Mike Reinold: So maybe some education on how to help them do that so usually that’s a progression of passive, active assisted and then active range of motion type things. But I think it’s more about showing them that A) they can do it and then maybe facilitating them to do it either by using some of your hands, doing some active assisted type things but I think, that’s a good one.

Mike Reinold: Nice. One. What’s next? Who wants to jump in with number two?

Lenny Macrina: Soft tissue, either muscle or capsule is going to probably guess if, usually if it’s a cuff repair. It’s shoulder right?

Lenny Macrina: For cuff repair, then they’re probably 40 plus. So they have a tendency to just get capsular stiffness more so and probably some tightness in their muscles around the joint so you got to be able to address that through a range of motion and maybe some mobz, soft tissue work to soften all the muscles around the area try to loosen it up.

Lenny Macrina: Cause if it’s the capsule’s not moving well, the Humeral head is going to get stuck and what’s going to happen is, you’re going to try to fight through that sticking and just try to raise it up any way you can and you’re not getting normal arthrokinematics in the joints. The Humeral head can’t roll, glide and slide where it needs to cause it’s physically limited. So you got to work on that as well.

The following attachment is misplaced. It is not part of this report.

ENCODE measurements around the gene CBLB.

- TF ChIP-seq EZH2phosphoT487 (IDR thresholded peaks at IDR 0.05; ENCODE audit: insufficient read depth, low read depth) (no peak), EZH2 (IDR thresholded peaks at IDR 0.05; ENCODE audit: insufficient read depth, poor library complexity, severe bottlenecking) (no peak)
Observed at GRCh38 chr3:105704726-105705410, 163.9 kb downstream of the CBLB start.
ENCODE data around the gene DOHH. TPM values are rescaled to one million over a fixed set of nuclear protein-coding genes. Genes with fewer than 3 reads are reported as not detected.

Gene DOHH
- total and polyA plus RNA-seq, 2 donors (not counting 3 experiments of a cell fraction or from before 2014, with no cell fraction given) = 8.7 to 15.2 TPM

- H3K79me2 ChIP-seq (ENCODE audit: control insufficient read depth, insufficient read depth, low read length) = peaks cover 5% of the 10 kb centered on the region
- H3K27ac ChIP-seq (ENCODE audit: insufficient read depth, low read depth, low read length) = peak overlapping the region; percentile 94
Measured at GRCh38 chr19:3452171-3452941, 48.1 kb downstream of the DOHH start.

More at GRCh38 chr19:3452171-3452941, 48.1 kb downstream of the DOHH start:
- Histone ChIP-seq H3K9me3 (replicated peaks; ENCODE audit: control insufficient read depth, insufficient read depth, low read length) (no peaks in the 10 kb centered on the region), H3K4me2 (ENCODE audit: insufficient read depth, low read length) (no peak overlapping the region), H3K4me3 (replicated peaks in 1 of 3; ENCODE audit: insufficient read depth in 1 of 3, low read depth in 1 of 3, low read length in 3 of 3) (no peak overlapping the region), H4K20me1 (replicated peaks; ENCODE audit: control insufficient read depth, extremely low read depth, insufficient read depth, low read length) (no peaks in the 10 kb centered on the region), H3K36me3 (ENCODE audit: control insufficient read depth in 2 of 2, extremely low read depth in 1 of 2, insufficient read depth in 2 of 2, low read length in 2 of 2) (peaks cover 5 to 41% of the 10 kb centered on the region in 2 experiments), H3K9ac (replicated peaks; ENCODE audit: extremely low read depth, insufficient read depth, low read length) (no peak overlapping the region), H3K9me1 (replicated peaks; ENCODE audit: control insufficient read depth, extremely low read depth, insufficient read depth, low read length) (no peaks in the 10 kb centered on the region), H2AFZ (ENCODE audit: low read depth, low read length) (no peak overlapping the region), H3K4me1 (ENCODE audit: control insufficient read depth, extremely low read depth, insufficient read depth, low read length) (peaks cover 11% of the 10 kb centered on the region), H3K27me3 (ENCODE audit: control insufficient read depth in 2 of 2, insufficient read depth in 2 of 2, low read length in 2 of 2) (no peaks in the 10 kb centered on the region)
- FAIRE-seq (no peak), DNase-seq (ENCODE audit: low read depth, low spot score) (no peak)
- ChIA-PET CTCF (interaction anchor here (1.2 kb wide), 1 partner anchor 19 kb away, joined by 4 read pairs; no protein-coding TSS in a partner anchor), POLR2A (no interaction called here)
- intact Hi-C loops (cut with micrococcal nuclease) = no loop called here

Mike Reinold: All right, so I like it.

Mike Reinold: So mobility restriction, so you just had surgery, either you were immobilized by the physician, like you’re in a sling or an abduction pillow or whatever it may be. Maybe you self immobilized because it didn’t feel very well, right? So you mobilize for a little bit and then you had some adaptations to the rotator cuff… The muscles I should say or the capsular tissue that started to get a little tight. Good one, nice.

Mike Reinold: So what would we do for treatment for that one? Well, easy, soft tissue, joint mobility type things. Trying to get them to actually increase their mobility through some of our manual therapy. And probably again the exercises we give them, so good. And I think these all play together, that’s a good one, good.

Mike Reinold: What else? Who wants to jump in? Little more, little more, yeah there we go, right.

Dave Tilley: I’d say, weakness is probably one, a little bit farther down the road that maybe you’re doing exercise, like you’re trying a standing full can variation or even when with weight but that itself is a long lever arm so it’s too much on the cuff to maybe do comfortably or do with the proper mechanics.

Dave Tilley: And so maybe laying someone on their side and starting with a bent elbow on their side eliminates gravity and then progressing them to a straight arm and then putting some dumbbells in their hands on their side. That will help the smoother transition to get strong over a couple of weeks.